Another important benefit of managing change is the ability to relate changes to
other IT management processes. For example, problem management, project
management and asset and configuration management can all benefit from
having a direct data feed from a change management system. Moreover, we will
have a much better opportunity to fulfill our auditing requirements.
All business thrives on competition. And in order to compete, we need to keep
pace with our competitors. This inherent characteristic breeds data processing
change with alarming rapidity! So it is no coincidence that change carries with it a
great sense of responsibility. As our investigation continues we will learn more
and more about how each change process is merely a part of a much bigger
business data processing picture.
During the course of this project several areas of concern have been highlighted
with respect to current practices for controlling changes within Administrative
Information Services. A comparison to current adopted “industry standards” in
the area of Change Management quickly reveals that we are (surprisingly) not
very far behind the industry in these efforts. Nevertheless, based partly on this
industry-wide comparison and partly on our own internal findings, there are some
very compelling reasons to make every effort to enhance and evolve our current
change processes into a more “formal” Integrated Change Management System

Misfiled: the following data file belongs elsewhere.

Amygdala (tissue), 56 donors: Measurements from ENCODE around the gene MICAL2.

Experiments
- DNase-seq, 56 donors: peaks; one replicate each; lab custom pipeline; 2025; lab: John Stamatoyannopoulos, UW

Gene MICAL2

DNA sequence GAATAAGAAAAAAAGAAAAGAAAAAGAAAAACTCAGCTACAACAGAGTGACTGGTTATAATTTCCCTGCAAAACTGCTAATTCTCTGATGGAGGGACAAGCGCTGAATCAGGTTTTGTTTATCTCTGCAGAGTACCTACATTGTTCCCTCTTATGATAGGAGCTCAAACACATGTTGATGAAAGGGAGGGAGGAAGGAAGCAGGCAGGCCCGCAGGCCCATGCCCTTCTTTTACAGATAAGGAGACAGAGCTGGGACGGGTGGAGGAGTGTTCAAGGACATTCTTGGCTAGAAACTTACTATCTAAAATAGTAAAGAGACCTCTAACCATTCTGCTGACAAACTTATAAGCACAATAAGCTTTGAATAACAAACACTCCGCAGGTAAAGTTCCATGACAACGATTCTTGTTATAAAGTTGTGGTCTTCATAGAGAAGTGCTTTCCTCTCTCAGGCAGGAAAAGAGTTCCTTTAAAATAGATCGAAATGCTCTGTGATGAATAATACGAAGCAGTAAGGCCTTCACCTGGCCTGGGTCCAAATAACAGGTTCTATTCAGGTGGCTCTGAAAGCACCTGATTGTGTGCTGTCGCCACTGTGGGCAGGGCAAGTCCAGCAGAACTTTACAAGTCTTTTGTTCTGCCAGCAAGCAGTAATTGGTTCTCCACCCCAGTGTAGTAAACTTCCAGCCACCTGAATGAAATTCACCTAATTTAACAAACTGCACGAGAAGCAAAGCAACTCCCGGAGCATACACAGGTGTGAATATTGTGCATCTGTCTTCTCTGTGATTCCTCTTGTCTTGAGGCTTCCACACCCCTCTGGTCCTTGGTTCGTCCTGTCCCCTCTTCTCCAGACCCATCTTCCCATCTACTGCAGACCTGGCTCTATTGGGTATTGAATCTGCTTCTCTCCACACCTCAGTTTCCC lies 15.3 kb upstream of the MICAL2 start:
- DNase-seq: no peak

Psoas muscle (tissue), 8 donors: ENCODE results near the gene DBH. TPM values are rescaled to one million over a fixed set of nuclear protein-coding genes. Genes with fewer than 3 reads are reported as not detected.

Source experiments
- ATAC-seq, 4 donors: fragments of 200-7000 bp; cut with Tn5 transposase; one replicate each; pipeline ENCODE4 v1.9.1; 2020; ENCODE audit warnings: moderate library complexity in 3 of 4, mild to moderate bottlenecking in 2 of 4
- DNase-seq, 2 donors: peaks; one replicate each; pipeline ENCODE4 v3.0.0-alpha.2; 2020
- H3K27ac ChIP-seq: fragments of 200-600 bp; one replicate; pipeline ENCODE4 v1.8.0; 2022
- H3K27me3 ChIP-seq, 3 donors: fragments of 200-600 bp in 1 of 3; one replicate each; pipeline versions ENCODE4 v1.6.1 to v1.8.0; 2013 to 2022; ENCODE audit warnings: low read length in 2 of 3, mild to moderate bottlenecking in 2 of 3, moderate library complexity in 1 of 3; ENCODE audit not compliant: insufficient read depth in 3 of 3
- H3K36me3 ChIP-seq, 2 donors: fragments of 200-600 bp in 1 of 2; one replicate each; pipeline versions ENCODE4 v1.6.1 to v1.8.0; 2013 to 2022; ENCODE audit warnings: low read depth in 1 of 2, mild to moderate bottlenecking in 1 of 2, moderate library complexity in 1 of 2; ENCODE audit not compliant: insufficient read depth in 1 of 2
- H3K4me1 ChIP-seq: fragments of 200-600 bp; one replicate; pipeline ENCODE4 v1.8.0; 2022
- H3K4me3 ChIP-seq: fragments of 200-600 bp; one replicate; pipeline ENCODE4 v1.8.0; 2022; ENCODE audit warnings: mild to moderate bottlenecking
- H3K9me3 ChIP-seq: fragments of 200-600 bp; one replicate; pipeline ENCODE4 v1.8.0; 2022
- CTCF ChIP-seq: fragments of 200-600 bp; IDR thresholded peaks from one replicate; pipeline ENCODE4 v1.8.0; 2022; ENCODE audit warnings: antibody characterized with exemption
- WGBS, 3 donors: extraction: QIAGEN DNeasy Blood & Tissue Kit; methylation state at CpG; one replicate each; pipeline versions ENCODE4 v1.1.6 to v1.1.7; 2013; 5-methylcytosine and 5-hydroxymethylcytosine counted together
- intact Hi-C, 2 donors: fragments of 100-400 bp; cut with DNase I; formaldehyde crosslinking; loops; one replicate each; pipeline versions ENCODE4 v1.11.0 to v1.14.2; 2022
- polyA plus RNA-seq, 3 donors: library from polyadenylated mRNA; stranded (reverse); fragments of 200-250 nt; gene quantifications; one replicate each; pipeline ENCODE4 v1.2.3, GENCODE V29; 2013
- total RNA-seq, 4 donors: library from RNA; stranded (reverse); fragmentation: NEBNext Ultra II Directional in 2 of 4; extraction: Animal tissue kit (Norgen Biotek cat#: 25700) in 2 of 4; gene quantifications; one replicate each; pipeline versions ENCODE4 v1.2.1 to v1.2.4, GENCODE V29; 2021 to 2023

Our retrospective analysis indicates that the clear path to implementation is a
“phased approach”. Phase 1 can be considered completed and is the culmination
of the effort to create this document that summarizes the reasons for developing
an integrated change management system. Herein we identify many of the
specifications that will need to be considered. We recommend and lay the
foundation for an implementation strategy, providing corroborating information for
the completion of Phase 2 and a reflective strategy for future phases.
Phase 2 focuses on the completion of the groundwork provided in Phase 1 and
tasks us with identifying Change Teams that will ultimately build the ICMS,
defining and adopting an official “AIS Change Policy”, and developing a “Change
Classification Matrix” among other things. A final review of existing change
processes needs to be completed in order to ensure consistency in the new
system. And finally, additional specifications must be generated to assist us in
the software evaluation process. “Buy vs. Build” will need to be determined early